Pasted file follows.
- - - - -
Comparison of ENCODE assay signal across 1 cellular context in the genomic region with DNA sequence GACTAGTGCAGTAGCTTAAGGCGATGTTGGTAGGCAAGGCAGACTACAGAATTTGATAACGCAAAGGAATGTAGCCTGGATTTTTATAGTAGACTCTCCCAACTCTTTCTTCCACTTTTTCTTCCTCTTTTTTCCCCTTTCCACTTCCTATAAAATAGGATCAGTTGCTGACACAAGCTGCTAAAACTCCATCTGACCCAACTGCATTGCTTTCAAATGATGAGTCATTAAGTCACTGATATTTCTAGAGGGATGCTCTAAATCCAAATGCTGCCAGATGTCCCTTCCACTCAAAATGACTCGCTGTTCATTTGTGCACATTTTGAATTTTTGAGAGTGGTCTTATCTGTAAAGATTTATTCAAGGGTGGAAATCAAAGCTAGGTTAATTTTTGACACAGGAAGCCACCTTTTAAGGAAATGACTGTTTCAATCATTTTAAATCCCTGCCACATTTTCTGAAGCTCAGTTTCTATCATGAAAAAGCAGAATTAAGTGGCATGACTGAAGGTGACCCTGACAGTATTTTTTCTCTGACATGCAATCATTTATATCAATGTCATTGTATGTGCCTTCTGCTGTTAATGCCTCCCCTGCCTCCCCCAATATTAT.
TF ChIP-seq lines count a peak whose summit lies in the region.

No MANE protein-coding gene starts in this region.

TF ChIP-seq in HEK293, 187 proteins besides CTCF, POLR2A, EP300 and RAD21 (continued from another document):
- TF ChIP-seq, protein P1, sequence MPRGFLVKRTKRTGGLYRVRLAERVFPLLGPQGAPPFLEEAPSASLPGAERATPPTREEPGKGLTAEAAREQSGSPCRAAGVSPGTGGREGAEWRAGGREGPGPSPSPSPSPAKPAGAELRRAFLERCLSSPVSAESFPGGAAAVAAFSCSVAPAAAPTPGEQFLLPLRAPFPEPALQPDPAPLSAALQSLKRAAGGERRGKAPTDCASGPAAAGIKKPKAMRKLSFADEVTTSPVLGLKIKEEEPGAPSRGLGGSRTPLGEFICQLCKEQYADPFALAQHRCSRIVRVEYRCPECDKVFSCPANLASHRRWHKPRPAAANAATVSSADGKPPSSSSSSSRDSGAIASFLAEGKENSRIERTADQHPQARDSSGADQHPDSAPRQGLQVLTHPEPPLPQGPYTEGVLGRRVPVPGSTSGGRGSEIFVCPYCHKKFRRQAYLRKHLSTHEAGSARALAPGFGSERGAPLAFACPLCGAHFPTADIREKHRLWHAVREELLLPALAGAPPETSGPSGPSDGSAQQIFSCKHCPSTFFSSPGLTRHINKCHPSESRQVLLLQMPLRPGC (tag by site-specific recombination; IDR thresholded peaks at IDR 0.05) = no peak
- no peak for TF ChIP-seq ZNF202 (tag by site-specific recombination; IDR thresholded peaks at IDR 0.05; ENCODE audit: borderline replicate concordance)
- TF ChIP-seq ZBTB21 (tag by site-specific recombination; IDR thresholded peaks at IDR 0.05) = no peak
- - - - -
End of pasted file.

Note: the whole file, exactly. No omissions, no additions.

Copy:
Comparison of ENCODE assay signal across 1 cellular context in the genomic region with DNA sequence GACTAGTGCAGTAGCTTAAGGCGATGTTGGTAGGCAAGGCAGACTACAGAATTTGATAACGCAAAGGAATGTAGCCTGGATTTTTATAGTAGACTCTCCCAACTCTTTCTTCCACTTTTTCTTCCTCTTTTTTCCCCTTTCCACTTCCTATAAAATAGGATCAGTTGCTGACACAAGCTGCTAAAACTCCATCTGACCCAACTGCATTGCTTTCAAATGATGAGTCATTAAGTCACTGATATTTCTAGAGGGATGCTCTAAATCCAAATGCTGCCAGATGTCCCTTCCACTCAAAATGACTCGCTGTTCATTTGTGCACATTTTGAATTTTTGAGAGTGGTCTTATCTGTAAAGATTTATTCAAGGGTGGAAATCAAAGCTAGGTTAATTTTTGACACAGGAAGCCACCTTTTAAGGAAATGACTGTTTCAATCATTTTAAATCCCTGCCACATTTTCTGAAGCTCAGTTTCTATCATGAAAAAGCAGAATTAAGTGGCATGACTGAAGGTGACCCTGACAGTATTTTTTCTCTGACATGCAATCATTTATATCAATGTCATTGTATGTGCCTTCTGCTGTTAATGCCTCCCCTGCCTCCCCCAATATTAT.
TF ChIP-seq lines count a peak whose summit lies in the region.

No MANE protein-coding gene starts in this region.

TF ChIP-seq in HEK293, 187 proteins besides CTCF, POLR2A, EP300 and RAD21 (continued from another document):
- TF ChIP-seq, protein P1, sequence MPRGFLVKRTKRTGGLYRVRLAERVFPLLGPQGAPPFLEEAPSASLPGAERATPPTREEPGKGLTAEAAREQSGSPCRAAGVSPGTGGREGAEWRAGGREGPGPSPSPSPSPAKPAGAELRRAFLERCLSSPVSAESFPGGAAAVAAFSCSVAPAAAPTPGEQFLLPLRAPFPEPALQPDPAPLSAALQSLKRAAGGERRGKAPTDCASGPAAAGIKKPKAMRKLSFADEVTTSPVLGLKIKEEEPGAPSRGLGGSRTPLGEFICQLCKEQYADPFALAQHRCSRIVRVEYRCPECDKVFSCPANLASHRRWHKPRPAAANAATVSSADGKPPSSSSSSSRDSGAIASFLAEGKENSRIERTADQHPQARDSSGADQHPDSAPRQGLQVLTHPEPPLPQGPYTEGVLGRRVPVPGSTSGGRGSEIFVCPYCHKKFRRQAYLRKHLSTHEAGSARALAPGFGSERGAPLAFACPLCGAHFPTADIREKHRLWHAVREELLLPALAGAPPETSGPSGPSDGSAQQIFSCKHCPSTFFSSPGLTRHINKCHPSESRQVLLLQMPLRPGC (tag by site-specific recombination; IDR thresholded peaks at IDR 0.05) = no peak
- no peak for TF ChIP-seq ZNF202 (tag by site-specific recombination; IDR thresholded peaks at IDR 0.05; ENCODE audit: borderline replicate concordance)
- TF ChIP-seq ZBTB21 (tag by site-specific recombination; IDR thresholded peaks at IDR 0.05) = no peak